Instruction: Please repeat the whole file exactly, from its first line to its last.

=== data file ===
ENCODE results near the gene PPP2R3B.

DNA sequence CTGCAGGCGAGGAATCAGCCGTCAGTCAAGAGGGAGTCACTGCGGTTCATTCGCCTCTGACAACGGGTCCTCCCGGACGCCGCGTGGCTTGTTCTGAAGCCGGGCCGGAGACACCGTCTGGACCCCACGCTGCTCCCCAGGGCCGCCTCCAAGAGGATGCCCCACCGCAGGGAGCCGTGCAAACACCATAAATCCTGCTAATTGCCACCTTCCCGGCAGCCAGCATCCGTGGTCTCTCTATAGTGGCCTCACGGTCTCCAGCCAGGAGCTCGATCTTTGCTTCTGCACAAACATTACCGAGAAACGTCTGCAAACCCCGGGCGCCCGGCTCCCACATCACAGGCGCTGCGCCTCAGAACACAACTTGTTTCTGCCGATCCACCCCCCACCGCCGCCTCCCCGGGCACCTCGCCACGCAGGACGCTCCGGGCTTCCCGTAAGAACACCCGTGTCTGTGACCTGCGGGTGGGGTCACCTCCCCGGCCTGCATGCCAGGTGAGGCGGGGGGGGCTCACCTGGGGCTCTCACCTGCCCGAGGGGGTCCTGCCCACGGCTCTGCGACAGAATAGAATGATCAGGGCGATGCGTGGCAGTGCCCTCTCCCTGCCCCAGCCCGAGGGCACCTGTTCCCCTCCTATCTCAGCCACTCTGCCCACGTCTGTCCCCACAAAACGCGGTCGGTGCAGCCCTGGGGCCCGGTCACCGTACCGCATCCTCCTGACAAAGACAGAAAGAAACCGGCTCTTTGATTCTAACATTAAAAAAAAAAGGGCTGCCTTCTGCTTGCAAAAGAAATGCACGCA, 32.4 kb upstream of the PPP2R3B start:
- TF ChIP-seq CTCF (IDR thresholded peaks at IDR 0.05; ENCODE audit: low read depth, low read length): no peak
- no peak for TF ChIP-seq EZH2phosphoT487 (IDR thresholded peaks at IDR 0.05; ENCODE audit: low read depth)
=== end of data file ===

ENCODE results near the gene PPP2R3B.

DNA sequence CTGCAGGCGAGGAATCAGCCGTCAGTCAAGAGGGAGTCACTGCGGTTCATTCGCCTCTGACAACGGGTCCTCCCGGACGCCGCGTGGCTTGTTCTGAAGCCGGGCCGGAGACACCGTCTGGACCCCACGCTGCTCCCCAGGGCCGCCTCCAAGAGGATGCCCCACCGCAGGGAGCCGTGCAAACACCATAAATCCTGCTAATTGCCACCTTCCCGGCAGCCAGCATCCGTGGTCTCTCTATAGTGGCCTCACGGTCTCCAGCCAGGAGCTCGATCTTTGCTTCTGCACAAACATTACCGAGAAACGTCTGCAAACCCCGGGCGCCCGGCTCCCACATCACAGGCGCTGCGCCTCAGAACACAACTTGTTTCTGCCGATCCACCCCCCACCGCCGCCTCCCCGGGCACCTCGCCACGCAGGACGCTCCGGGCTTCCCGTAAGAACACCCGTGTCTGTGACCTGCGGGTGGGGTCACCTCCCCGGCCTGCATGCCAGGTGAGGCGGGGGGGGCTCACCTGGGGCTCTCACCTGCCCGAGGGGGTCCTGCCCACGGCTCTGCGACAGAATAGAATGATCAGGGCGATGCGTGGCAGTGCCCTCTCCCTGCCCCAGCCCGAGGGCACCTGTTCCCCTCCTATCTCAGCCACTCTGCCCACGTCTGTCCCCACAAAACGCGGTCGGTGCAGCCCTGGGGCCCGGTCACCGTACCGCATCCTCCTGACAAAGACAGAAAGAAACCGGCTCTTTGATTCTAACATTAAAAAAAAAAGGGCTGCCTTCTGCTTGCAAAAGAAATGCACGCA, 32.4 kb upstream of the PPP2R3B start:
- TF ChIP-seq CTCF (IDR thresholded peaks at IDR 0.05; ENCODE audit: low read depth, low read length): no peak
- no peak for TF ChIP-seq EZH2phosphoT487 (IDR thresholded peaks at IDR 0.05; ENCODE audit: low read depth)